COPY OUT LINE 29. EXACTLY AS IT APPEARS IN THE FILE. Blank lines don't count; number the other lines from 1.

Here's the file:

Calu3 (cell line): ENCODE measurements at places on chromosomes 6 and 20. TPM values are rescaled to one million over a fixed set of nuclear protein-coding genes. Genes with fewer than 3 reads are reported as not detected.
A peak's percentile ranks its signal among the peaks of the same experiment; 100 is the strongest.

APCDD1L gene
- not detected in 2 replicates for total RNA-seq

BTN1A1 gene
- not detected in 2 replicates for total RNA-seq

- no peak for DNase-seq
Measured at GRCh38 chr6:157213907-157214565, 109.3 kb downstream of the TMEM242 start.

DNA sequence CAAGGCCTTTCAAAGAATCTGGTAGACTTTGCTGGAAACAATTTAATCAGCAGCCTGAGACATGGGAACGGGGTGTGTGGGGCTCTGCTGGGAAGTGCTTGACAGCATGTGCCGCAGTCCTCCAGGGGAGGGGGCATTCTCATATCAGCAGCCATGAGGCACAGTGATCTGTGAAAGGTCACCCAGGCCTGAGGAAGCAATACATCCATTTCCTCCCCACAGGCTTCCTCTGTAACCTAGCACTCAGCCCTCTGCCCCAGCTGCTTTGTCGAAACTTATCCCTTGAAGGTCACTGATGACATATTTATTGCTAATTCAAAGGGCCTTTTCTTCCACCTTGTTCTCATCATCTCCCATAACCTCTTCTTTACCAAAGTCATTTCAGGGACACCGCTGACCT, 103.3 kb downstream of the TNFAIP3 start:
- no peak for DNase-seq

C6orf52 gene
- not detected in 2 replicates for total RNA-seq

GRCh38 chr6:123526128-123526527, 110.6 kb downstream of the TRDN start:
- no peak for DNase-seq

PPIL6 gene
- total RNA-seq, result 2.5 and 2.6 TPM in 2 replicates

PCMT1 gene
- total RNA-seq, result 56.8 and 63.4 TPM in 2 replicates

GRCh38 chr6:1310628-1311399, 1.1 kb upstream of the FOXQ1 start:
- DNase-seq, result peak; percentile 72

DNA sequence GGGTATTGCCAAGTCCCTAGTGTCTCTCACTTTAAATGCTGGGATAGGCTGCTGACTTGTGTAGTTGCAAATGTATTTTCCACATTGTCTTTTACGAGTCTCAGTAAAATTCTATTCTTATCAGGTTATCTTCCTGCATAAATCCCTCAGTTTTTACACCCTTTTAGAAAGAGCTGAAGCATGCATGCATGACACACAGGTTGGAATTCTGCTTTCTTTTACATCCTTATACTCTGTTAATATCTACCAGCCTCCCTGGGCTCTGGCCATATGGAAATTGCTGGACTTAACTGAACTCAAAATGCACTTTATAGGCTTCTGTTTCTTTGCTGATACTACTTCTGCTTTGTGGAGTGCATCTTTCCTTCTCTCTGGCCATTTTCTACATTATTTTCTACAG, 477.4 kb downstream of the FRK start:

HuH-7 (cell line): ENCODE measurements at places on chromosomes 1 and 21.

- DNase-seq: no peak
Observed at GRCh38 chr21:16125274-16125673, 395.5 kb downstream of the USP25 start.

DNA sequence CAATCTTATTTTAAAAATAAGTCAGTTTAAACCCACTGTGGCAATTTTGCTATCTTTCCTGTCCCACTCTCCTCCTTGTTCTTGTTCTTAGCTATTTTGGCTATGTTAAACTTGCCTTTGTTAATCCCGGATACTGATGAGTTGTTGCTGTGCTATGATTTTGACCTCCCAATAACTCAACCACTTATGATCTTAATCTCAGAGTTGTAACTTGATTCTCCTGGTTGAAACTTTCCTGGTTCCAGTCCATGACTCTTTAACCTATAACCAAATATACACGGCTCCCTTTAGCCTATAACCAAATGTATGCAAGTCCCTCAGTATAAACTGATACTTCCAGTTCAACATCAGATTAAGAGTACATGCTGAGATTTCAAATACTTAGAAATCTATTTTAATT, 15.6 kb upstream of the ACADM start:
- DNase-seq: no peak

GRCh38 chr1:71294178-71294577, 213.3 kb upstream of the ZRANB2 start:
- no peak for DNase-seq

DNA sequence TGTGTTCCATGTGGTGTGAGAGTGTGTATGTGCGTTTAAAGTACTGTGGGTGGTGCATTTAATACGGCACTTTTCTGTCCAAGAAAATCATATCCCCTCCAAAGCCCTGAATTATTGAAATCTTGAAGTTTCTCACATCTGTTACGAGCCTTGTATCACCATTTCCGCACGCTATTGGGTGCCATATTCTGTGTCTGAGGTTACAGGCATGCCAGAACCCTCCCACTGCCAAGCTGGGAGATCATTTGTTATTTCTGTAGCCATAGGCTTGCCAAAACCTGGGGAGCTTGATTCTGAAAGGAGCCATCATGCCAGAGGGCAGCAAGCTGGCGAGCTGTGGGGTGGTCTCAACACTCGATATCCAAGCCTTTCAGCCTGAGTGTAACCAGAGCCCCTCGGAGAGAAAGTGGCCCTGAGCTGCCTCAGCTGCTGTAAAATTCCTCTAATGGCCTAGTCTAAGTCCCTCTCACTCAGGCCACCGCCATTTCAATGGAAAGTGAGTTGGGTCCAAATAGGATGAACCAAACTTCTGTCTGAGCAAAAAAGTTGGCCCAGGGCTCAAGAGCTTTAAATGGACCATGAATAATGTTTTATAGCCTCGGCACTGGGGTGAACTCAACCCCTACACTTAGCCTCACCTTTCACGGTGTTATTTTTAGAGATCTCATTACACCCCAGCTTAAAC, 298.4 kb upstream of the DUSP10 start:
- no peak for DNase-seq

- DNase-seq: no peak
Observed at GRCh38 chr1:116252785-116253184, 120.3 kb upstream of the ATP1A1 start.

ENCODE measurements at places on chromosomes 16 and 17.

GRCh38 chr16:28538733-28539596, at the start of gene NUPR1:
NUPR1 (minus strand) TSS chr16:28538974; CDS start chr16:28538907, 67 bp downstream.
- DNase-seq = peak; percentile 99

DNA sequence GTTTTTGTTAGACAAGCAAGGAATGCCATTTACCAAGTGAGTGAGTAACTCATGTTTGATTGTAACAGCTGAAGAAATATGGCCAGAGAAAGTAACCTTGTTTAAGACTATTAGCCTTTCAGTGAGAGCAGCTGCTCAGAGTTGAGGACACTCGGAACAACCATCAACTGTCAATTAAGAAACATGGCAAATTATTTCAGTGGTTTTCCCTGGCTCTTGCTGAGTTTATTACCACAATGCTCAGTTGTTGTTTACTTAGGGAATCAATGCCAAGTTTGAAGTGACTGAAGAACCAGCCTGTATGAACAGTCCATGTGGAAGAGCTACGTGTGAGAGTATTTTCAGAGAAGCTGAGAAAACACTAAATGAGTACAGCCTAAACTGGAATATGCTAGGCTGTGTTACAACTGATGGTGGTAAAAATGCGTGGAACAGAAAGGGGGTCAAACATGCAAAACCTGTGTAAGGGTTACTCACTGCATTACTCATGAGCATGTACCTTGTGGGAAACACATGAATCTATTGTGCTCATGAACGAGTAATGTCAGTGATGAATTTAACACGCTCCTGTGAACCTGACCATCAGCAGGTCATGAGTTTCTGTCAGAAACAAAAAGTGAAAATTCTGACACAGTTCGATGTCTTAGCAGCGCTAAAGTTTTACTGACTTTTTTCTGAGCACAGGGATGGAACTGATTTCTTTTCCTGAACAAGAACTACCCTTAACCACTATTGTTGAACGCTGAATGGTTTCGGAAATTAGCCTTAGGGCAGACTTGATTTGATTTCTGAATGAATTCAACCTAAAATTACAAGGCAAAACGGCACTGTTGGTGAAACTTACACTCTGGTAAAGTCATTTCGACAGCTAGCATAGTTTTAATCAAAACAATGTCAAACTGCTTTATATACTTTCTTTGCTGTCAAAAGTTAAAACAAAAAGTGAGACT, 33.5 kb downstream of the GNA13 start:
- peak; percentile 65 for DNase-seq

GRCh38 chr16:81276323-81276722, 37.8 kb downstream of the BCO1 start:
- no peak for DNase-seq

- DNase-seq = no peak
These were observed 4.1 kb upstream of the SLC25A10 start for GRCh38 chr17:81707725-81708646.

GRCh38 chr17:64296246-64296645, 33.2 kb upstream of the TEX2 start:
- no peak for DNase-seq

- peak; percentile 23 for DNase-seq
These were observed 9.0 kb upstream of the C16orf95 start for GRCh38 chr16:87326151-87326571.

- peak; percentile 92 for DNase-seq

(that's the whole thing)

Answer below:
DNA sequence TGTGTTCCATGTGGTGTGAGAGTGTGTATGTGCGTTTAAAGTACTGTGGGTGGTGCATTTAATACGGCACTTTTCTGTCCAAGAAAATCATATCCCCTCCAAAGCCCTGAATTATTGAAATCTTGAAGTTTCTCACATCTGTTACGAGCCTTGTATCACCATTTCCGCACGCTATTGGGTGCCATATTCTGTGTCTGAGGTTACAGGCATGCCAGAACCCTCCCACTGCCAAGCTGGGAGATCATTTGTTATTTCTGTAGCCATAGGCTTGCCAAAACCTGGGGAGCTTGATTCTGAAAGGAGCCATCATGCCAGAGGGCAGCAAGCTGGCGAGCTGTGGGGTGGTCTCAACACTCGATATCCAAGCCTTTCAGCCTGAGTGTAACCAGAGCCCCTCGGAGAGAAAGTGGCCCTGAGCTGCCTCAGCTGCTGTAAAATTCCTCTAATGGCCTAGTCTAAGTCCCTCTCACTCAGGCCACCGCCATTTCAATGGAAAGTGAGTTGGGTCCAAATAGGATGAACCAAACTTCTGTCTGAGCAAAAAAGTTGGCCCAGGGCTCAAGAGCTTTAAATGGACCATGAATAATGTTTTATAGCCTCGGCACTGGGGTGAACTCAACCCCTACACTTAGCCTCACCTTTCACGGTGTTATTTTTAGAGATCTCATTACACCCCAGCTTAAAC, 298.4 kb upstream of the DUSP10 start: